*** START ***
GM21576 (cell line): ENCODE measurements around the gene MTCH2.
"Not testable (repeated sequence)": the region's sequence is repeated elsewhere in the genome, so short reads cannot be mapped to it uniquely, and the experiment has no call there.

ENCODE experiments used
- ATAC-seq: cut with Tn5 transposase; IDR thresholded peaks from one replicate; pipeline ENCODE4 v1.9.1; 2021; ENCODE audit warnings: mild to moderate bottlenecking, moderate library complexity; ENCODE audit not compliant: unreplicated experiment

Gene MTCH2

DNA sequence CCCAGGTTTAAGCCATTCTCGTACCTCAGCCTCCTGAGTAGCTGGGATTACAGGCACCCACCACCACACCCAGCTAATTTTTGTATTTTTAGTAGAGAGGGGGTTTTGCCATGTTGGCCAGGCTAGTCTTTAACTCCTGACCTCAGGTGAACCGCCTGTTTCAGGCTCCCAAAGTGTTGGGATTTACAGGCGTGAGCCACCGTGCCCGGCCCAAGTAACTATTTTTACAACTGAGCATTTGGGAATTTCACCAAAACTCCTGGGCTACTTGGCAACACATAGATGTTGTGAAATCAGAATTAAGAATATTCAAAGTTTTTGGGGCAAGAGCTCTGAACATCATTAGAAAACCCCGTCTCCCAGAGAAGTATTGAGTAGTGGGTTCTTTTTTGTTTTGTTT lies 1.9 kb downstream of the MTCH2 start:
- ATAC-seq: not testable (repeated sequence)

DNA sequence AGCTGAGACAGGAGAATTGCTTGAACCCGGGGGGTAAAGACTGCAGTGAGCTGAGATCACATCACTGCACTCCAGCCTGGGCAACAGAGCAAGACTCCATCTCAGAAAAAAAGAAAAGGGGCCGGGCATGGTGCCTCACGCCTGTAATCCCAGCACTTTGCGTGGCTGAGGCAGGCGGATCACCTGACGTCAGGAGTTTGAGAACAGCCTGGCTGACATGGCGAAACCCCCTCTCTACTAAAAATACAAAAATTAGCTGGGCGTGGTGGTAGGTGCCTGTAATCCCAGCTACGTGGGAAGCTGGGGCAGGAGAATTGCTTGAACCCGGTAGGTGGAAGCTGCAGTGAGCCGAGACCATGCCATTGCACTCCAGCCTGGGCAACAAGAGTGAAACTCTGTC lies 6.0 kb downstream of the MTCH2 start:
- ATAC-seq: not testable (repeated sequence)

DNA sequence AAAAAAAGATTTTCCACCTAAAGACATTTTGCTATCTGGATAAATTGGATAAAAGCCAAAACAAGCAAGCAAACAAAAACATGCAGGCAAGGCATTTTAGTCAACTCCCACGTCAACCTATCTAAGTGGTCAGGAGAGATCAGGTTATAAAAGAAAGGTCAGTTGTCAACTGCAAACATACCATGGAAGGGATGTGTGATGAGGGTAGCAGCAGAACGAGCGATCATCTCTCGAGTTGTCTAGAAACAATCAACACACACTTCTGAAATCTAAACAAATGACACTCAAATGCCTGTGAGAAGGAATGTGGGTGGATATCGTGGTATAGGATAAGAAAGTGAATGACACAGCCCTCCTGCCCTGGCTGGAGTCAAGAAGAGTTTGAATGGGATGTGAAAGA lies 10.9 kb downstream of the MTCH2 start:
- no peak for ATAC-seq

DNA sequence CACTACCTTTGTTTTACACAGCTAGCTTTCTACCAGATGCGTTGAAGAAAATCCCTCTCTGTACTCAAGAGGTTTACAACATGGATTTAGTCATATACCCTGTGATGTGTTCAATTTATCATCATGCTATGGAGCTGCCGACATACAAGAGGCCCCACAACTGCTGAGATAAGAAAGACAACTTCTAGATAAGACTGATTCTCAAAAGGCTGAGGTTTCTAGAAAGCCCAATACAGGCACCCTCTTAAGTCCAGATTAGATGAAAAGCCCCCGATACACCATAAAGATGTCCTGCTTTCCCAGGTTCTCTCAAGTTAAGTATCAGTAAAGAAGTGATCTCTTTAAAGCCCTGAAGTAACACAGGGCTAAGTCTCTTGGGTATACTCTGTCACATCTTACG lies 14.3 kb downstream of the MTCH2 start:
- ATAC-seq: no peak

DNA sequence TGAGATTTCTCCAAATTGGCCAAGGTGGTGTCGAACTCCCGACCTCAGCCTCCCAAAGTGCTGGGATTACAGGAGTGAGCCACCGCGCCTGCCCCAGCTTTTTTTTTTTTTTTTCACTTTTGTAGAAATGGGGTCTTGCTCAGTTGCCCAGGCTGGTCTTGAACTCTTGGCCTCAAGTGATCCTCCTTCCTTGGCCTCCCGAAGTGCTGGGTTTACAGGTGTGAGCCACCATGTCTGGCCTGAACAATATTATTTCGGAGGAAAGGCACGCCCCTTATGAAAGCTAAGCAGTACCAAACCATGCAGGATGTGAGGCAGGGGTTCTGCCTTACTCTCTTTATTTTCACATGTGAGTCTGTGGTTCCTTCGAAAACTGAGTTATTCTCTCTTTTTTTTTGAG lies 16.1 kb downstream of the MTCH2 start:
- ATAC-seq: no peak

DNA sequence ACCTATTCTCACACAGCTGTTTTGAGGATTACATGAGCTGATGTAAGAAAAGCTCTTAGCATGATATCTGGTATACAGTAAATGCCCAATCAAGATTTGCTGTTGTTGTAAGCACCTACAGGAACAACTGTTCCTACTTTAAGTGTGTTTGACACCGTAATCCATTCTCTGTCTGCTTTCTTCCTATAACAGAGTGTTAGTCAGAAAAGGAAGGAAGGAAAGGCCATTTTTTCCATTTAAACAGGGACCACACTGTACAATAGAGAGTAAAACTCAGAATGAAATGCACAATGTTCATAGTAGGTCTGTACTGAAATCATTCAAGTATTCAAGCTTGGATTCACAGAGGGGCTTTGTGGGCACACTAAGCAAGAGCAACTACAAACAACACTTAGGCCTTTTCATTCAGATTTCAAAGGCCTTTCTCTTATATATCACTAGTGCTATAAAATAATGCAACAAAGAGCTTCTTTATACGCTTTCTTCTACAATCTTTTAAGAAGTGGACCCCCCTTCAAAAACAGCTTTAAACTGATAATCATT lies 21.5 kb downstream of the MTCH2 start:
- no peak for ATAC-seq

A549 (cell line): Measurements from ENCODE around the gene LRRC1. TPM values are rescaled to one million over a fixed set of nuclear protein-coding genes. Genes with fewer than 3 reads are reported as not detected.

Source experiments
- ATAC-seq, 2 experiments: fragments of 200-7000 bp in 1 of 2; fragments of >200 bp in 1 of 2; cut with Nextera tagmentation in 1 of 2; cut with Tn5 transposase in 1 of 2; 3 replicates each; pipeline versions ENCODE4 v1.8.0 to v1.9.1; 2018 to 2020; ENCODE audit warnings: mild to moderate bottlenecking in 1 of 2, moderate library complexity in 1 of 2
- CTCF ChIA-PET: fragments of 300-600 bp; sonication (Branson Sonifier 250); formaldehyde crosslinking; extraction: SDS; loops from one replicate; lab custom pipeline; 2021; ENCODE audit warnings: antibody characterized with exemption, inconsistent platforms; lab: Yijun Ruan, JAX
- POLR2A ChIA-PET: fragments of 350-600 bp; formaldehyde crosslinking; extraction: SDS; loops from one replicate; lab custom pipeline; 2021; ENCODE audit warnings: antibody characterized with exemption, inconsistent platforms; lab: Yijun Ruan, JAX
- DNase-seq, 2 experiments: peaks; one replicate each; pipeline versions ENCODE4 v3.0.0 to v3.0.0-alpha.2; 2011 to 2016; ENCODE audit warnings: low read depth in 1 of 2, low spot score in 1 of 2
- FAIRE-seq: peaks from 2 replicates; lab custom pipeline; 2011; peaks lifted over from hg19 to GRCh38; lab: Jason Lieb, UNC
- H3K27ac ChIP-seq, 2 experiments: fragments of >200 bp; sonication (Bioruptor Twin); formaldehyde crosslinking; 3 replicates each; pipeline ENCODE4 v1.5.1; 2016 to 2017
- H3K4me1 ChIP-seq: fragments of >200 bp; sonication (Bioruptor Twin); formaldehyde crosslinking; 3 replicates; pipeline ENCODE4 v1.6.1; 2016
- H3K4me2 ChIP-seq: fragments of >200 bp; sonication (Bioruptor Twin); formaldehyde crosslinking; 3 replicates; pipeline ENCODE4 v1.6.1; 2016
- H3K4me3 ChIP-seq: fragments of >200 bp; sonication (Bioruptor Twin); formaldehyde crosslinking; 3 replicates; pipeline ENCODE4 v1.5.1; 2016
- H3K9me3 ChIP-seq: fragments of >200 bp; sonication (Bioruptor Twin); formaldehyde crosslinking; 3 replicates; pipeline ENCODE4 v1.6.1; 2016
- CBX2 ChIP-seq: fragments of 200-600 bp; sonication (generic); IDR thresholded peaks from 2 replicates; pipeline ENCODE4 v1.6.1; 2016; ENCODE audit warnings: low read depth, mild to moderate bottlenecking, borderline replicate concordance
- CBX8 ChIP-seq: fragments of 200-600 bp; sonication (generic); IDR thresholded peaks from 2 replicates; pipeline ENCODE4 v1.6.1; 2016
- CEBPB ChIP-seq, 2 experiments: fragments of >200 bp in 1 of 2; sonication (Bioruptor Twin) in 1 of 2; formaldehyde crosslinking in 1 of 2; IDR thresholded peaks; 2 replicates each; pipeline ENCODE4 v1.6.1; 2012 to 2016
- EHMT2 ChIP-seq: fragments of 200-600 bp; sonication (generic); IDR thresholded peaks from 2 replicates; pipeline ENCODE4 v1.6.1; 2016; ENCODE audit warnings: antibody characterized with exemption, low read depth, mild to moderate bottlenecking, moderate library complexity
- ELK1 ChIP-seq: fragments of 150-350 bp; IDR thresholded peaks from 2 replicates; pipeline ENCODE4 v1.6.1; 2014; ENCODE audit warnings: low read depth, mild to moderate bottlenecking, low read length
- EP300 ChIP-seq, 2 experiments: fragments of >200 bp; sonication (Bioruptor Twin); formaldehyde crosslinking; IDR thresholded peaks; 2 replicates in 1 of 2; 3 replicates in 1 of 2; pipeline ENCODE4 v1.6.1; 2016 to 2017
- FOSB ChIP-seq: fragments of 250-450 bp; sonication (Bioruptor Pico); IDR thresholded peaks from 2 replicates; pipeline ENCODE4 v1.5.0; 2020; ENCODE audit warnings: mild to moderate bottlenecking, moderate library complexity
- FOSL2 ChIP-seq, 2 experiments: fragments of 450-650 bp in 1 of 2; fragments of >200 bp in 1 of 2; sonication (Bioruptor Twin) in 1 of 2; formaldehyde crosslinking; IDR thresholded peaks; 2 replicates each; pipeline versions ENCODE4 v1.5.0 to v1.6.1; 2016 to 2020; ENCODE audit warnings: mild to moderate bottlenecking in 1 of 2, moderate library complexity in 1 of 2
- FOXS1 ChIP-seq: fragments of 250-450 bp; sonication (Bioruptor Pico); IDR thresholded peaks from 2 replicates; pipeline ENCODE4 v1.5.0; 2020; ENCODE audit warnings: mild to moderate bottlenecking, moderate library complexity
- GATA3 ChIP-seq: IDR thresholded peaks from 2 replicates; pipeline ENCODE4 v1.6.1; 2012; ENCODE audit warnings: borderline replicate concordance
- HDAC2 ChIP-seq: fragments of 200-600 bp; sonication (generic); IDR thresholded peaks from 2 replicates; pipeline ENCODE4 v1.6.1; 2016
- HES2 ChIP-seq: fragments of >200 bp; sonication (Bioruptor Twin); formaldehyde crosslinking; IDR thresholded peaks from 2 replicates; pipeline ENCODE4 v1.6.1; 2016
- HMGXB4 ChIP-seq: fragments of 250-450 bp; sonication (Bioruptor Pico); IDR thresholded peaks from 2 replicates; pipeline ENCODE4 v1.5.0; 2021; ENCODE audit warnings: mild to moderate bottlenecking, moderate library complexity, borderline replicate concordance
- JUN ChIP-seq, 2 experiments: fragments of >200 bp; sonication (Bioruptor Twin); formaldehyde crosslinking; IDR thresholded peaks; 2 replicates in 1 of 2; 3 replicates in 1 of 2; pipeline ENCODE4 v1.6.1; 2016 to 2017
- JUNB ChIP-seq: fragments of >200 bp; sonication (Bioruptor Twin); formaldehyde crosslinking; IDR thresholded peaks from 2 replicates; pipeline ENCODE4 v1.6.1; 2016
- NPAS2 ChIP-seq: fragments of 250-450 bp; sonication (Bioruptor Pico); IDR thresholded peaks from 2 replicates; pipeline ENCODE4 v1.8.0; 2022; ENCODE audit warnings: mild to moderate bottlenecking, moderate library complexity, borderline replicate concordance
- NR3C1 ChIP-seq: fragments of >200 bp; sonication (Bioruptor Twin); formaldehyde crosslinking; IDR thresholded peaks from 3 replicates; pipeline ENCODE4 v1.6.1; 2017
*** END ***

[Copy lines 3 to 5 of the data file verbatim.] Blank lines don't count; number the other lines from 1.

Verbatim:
ENCODE experiments used
- ATAC-seq: cut with Tn5 transposase; IDR thresholded peaks from one replicate; pipeline ENCODE4 v1.9.1; 2021; ENCODE audit warnings: mild to moderate bottlenecking, moderate library complexity; ENCODE audit not compliant: unreplicated experiment

Gene MTCH2